First off, let me say what I mean by “Explanation Blog”. Since the expedition Frank and I are going to embark on is of such a massive scale, I thought I might take a little time every now and then to explain certain things like prevailing winds, ecological zones and so on. I hope to give our expedition some context. If there is one thing I learned from cycling Australia, it is that CANADA is one of the most exciting countries in the world.
I thought I would try to answer a question that most people have when I explain to them that we are “climbing Canada”. When I explain our expedition, I start by telling people what we are doing and that is “traveling from the lowest point in Canada to the highest point in Canada”. Then, I announce our start point as Cape Spear, Newfoundland (Canada’s most eastern point) and our cycling end point as “200km west of Whitehorse, Yukon”. I go on to explain the remaining 200km ski tour and summit attempt on Mt. Logan. This is when most people give me a funny face, then a smirk, and ask me that if I am going from the lowest to the highest point – why I don’t just start on the west coast? Most people assume, because Frank and I cycled Australia, we just want to cross another country, however this isn’t the case.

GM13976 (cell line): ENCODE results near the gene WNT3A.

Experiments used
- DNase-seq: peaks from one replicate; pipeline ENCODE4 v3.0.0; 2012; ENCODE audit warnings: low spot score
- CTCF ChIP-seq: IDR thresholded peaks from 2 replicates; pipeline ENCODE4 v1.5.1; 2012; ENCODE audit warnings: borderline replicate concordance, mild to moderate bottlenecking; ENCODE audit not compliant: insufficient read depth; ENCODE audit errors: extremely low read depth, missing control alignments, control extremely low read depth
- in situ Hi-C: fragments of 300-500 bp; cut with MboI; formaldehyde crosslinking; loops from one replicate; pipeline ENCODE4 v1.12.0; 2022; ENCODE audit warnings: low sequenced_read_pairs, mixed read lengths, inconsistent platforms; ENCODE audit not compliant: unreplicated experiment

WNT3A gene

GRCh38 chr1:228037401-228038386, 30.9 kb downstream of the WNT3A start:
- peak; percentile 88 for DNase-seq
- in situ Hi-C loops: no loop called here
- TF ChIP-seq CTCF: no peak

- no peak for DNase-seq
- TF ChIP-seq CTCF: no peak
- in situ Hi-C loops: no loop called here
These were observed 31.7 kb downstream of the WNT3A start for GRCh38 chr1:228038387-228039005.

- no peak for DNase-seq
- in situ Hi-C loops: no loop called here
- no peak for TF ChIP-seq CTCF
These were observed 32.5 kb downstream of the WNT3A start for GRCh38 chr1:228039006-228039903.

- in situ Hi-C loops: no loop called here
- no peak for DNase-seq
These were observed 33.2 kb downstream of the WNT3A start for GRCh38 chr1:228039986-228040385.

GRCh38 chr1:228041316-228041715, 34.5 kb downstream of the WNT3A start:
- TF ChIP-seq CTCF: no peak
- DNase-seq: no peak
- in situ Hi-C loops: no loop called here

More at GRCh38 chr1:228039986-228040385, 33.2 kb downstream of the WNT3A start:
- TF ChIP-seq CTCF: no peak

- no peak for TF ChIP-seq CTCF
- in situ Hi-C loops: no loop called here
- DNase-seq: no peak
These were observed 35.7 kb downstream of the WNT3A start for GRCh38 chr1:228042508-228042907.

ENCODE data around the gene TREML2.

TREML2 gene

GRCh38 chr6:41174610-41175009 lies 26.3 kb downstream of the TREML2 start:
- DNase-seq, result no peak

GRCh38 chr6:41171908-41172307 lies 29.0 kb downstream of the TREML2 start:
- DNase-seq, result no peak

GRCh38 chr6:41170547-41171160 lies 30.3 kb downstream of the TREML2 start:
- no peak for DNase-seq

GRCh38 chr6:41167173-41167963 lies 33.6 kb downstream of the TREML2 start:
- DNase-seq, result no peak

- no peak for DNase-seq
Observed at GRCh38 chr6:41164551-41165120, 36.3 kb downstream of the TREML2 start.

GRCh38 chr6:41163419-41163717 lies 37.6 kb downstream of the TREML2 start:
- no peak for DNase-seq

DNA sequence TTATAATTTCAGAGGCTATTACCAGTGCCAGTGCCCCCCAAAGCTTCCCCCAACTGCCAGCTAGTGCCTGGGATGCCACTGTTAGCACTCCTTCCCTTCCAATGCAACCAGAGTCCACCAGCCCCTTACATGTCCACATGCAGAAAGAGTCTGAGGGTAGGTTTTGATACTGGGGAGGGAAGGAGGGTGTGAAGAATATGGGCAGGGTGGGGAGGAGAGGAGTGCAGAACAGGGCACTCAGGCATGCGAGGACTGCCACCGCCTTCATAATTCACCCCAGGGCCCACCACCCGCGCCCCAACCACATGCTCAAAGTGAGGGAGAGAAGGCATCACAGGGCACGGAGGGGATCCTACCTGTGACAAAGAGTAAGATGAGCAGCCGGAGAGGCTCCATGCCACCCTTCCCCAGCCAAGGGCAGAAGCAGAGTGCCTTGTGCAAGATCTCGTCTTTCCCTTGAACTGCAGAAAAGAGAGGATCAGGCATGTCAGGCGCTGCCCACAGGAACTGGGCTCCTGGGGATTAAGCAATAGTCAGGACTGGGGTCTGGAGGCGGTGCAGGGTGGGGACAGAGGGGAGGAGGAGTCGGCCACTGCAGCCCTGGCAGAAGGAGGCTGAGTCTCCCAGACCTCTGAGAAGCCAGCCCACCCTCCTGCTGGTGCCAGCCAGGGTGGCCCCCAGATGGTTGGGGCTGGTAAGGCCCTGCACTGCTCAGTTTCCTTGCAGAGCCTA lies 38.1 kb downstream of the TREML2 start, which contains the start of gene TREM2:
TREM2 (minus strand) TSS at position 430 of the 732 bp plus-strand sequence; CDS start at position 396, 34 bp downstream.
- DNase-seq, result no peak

The difference between the ocean levels of the Pacific and Atlantic Oceans is approximately 20cm. This 20cm can be measured at the Panama Canal, and it is also seen in many other locations around the world.
Good question: I have often told people that thermal expansion is the cause, which basically means that an increased temperature in one area causes the ocean to expand. However, after looking into it further, I realize I am mistaken: considering that most of the active ocean volcanos (the ones that make the earth’s crust) are in the Atlantic, you would expect it to be warmer than the Pacific. But that is a discussion for another time!
The main reason there is a difference, frankly put, (pun intended) is that the Atlantic Ocean is more dense than the Pacific Ocean. The Atlantic has a higher salinity, which makes the water compact just a little bit more – squeezing out that 20cm which Frank and I have to climb!
I know what your thinking… all this for 20cm. However, it is not in either of us to leave the small details out. These 20cm mean a great deal to us and maintains the principle of the expedition. It also gives us the excuse to add another extreme. The need to circumnavigate Mt. Logan’s base (or ‘footprint’) in order to reach base camp, since the mountain is so large it actually touches Canada’s northwestern border, means that we also touch that northwestern border. So in the GCA we will effectively travel from the lowest point in elevation to the highest, and also from the eastern edge to the western edge of Canada.
“This one step – choosing a goal and staying to it – changes everything.”